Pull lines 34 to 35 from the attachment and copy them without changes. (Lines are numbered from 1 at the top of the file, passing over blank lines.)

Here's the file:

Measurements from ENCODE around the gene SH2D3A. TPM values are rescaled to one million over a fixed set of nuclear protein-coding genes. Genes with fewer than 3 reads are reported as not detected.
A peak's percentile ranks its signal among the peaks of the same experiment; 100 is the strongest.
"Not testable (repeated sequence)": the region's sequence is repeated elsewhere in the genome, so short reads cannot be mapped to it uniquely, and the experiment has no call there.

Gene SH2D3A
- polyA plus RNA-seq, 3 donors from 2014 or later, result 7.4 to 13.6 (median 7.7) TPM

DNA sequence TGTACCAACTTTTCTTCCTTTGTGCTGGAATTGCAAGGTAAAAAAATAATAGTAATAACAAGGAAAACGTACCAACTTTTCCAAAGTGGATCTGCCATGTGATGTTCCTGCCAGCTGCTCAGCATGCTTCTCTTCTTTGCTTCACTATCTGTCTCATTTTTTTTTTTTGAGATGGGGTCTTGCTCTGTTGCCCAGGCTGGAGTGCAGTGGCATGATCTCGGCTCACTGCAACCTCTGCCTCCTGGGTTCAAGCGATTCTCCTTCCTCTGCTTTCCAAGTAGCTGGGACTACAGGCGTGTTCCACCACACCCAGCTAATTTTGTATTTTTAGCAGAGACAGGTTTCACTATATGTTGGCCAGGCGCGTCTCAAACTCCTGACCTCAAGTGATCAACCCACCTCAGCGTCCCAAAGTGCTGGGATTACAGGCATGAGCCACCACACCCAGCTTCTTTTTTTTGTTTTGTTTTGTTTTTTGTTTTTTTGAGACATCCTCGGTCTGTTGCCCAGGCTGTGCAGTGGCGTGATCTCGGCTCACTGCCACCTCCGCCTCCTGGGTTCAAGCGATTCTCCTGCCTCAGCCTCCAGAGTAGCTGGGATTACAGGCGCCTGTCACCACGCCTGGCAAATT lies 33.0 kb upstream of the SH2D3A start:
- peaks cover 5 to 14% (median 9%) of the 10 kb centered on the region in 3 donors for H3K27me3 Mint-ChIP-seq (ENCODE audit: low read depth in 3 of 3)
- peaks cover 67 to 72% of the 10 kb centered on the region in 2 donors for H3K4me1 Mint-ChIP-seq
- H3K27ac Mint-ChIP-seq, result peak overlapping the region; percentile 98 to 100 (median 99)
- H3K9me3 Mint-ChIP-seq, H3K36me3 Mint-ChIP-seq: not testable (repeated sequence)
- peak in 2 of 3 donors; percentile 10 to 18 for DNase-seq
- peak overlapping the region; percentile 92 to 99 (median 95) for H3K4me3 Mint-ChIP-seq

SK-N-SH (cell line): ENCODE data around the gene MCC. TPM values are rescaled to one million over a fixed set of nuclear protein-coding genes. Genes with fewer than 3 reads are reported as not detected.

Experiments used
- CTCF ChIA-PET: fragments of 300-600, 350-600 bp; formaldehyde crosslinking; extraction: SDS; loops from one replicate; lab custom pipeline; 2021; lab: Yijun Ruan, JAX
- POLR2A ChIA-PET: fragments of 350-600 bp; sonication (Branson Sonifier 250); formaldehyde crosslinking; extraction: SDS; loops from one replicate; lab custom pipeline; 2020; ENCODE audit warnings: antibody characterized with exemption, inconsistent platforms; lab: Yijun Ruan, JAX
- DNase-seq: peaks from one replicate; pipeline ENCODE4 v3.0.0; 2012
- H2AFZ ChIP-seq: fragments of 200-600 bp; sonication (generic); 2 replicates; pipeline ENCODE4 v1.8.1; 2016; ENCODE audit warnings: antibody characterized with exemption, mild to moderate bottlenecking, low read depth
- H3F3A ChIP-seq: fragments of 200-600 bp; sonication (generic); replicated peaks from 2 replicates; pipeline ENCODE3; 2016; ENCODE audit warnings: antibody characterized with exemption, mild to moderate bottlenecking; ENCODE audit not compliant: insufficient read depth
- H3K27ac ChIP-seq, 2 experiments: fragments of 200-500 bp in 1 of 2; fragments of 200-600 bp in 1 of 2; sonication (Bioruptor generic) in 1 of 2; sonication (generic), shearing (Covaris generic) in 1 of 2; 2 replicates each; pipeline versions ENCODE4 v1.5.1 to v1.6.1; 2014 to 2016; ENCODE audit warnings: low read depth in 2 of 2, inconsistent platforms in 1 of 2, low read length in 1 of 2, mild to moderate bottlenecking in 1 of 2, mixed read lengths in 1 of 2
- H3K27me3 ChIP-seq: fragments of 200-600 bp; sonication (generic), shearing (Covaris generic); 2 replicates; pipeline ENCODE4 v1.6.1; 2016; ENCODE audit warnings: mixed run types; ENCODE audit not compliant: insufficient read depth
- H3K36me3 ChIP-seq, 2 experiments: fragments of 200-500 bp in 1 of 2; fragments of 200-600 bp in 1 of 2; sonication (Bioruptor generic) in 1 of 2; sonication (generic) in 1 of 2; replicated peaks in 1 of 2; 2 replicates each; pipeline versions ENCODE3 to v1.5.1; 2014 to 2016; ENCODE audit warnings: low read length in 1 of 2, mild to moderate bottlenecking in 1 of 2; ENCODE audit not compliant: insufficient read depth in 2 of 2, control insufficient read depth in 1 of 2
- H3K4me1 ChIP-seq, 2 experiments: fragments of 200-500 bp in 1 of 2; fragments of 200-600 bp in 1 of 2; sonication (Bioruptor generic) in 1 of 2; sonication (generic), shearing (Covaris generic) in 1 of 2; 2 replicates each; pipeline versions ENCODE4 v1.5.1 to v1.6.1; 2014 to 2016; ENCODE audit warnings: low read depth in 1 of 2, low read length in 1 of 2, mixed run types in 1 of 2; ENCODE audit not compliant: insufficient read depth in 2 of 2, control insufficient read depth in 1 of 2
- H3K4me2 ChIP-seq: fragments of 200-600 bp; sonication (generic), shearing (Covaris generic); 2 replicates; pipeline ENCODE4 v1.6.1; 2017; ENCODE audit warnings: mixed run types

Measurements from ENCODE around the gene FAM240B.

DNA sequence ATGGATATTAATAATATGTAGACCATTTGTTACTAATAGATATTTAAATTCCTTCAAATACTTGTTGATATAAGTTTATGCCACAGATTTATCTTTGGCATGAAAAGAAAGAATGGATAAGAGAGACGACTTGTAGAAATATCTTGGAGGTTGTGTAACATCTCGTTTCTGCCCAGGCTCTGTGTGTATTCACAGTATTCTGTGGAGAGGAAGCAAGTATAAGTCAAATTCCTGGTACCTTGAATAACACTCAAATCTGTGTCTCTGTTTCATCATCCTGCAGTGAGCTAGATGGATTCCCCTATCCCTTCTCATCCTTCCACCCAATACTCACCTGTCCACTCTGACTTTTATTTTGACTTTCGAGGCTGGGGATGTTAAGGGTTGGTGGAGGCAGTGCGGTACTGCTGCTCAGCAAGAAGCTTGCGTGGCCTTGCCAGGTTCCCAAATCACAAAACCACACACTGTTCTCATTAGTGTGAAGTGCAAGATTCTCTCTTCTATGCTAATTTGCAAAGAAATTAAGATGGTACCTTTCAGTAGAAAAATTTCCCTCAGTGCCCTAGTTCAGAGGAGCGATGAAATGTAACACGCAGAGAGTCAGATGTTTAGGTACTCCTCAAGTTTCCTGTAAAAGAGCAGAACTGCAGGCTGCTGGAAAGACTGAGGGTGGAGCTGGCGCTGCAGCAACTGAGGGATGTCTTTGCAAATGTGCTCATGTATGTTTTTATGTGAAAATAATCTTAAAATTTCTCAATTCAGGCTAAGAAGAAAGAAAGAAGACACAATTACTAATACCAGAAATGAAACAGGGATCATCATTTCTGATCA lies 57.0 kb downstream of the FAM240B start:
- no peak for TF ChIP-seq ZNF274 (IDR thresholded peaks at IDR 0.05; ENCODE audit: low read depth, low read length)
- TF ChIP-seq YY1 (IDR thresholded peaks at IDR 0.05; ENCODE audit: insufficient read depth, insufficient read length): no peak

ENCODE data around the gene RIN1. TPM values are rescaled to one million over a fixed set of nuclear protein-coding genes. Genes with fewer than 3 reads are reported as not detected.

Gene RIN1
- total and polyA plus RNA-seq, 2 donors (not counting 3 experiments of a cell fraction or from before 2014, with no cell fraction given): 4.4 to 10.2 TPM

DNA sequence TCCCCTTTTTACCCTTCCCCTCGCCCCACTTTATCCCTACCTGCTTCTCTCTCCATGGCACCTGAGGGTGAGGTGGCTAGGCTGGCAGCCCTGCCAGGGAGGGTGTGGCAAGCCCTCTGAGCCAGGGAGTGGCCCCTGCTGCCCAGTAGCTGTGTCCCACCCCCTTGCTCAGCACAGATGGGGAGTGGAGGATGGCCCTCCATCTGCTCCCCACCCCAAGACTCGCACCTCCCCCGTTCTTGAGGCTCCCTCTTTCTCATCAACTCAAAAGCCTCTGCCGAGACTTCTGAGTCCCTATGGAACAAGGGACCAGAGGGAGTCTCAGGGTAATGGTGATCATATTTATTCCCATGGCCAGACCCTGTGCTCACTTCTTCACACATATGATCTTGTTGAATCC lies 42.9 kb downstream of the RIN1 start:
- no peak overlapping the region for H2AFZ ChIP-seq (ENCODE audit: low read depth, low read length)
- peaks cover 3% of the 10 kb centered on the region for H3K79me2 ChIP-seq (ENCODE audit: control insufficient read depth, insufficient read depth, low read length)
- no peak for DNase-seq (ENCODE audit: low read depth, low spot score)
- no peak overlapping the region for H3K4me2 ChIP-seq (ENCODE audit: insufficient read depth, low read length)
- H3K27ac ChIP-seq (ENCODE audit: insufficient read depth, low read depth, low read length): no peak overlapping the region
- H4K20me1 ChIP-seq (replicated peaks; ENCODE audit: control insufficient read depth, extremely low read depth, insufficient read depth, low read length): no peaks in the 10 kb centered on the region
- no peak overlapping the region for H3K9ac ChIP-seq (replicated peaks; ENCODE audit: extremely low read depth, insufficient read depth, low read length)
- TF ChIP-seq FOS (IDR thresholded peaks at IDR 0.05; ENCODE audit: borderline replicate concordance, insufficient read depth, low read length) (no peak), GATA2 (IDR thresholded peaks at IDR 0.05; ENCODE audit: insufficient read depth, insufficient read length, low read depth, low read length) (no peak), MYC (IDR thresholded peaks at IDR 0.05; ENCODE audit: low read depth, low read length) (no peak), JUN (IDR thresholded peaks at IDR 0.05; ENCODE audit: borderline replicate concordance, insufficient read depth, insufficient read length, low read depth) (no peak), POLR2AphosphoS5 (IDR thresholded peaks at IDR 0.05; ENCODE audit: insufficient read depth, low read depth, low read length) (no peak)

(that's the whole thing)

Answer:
- peaks cover 3% of the 10 kb centered on the region for H3K79me2 ChIP-seq (ENCODE audit: control insufficient read depth, insufficient read depth, low read length)
- no peak for DNase-seq (ENCODE audit: low read depth, low spot score)